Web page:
SARs have been found to diminish stress levels, promote positive emotions, foster intrinsic motivation, stimulate nonverbal and verbal communication skills, and encourage recollection of past experiences (Pineau et al., 2003; Tamura et al., 2004; Tapus et al., 2009; Wada et al., 2008). Evidence indicates that some people with dementia who are easily agitated, aggressive, wander, and/or have difficulty speaking have been found to laugh, sing, talk, smile, gesture, and not wander away as a result of robot therapy (Shibata et al., 2009; Tapus et al., 2009; Wada et al., 2008; Wu et al., 2011). There is promising literature suggesting that SARs can support people with dementia to maintain the highest level of independence possible and improve their quality of life (Broekens et al., 2009; Cesta et al., 2011; Feil-Seifer & Mataric, 2011; Kinney, Kart, Murdoch, & Ziemba, 2003; Pineau et al., 2003; Tapus et al., 2009; Wada et al., 2008; Wu et al., 2011). Long-term studies have not been conducted; however, these recent studies show promising hope that SARs can improve quality of life.
Challenges with Socially Assistive Robots for Dementia Care
Despite the many opportunities that SARs can offer for dementia care, much of the literature notes challenges that need to be considered with this evolving technology. Although this type of robotic technology is highly intuitive and can enhance patient care, several researchers have emphasized that robots can never replace the essence of social and physical human-human interactions (Butter et al., 2008; Feil-Seifer & Mataric, 2011; MacDorman et al., 2009; Wu et al., 2012). There is concern that diminished interpersonal communication between human beings may occur, given that some robots can provide comfort by hugging, smiling, singing, laughing, listening, and holding hands (Broadbent et al., 2010; Feil-Seifer & Mataric, 2011; Wu et al., 2012). Furthermore, robot therapy provides artificial emotions and intelligence, which currently do not include the intuitive, reflective, and/or critical thinking skills needed to react to unpredictable events associated with care of patients with dementia (Cesta et al., 2011; Coeckelbergh, 2009; Veruggio & Operto, 2008). For example, if an individual with dementia is becoming aggressive, anxious, or is in danger, some robots may not have the programmed capabilities needed to deescalate the situation safely (Feil-Seifer & Mataric, 2011).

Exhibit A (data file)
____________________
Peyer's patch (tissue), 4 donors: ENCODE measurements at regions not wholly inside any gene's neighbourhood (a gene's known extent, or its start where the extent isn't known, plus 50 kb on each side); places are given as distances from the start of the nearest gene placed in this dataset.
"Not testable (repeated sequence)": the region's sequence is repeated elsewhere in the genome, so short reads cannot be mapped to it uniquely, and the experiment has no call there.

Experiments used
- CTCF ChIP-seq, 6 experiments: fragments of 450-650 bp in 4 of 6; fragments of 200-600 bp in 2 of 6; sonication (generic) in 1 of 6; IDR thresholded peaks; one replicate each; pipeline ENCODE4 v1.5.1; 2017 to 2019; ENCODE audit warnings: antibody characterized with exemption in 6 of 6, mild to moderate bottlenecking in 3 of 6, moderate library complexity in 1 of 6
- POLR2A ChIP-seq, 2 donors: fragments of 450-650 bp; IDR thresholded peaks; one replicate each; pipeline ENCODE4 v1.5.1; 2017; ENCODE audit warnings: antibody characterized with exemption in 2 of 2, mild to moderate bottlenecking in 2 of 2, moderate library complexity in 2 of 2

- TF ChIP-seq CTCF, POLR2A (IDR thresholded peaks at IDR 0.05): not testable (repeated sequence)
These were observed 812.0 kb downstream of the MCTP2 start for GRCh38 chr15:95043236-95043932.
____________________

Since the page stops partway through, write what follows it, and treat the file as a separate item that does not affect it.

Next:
Problems with attachment may arise once SARs are introduced into the market for consumers to purchase (Feil-Seifer & Mataric, 2011; Newton, 2008). Feil-Seifer and Mataric’s (2011) study suggested that dementia caregivers may overuse SARs similar to the way parents of young children use electronics, such as television, to entertain and occupy their children. If such an attachment occurs, people with dementia may become emotionally upset if the SAR breaks, is replaced with an unfamiliar model, or is removed, even temporarily. An overreliance on the use of robot functions for activities the individual can do independently could potentially lead to dependency and loss of skills. Wu et al. (2012) expressed concern that SARs may further disorientate some people with cognitive impairments, particularly with robots that appear humanoid. For example, some people with dementia may believe that SARs are living human beings and true friends with genuine emotions (Feil-Seifer & Mataric, 2011).
User acceptance is another challenge to be considered with SARs (Broadbent et al., 2010; Kinney et al., 2003; Wu et al., 2012). Studies have concluded that people living with dementia and their family caregivers have happily accepted support from robots and the peace of mind that robots can bring for their family (Broadbent et al., 2010; Cesta et al., 2011; Kinney et al., 2003; Wada et al., 2008). However, resistance may be met by some health care professionals if and when robots are introduced into the mainstream health care system. Reluctance to embrace robots may be due to a variety of reasons such as fear of being replaced by a robot, fear of change, fear of operating highly advanced technology, concerns with ethical and legal issues, and/or poor deployment strategies that lack ongoing support within the organization (Broadbent et al., 2010; Veruggio & Operto, 2008). Broadbent et al. (2010) asserted that without the support of health care professionals, the use of SARs for dementia care may very well fail.
Ethical and Legal Factors of Socially Assistive Robot Therapy
Roboethics are a set of human ethical principles that have been created for researchers, inventors, manufacturers, technicians, and users of robots (Feil-Seifer & Mataric, 2011; Veruggio & Operto, 2008). The philosophic underpinnings behind this approach is that robots will only be created, manufactured, and used for the common good of and not for corruption or harm of human beings (Feil-Seifer & Mataric, 2011; Veruggio & Operto, 2008). Yet, this point brings up a concern that robots could potentially be created or reprogrammed to conduct illegal crimes; commit physical, sexual, and/or psychological abuse; or have their private data stolen (Butter et al., 2008; Veruggio & Operto, 2008). Veruggio and Operto (2008) were also concerned that health care robots will widen socioeconomic discrimination for those individuals who do not qualify for insurance coverage or cannot afford to buy or rent a health care robot.